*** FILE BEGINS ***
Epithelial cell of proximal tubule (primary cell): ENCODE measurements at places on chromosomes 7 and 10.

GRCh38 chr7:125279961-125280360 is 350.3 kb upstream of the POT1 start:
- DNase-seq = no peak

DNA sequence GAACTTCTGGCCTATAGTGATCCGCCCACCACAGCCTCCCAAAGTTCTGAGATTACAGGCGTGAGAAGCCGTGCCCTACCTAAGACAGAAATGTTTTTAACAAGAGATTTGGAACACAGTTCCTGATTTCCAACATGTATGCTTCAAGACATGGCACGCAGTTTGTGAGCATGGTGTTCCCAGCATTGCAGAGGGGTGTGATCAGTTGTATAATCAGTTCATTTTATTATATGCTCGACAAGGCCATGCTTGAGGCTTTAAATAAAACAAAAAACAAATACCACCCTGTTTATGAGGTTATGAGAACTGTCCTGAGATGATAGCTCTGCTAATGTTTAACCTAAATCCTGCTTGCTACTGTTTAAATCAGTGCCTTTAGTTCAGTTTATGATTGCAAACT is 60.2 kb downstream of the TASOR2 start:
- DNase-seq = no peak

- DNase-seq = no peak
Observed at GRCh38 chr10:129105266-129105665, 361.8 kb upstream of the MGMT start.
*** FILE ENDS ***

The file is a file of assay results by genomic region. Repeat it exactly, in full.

Epithelial cell of proximal tubule (primary cell): ENCODE measurements at places on chromosomes 7 and 10.

GRCh38 chr7:125279961-125280360 is 350.3 kb upstream of the POT1 start:
- DNase-seq = no peak

DNA sequence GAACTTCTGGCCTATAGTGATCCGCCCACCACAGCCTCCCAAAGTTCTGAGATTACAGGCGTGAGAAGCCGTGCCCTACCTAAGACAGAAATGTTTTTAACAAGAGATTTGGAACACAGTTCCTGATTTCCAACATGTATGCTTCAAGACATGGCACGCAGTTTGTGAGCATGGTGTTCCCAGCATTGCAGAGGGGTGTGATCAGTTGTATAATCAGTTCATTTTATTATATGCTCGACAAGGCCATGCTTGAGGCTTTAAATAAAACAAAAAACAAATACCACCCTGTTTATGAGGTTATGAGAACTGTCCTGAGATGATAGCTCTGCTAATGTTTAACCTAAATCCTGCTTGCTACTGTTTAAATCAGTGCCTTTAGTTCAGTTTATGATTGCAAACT is 60.2 kb downstream of the TASOR2 start:
- DNase-seq = no peak

- DNase-seq = no peak
Observed at GRCh38 chr10:129105266-129105665, 361.8 kb upstream of the MGMT start.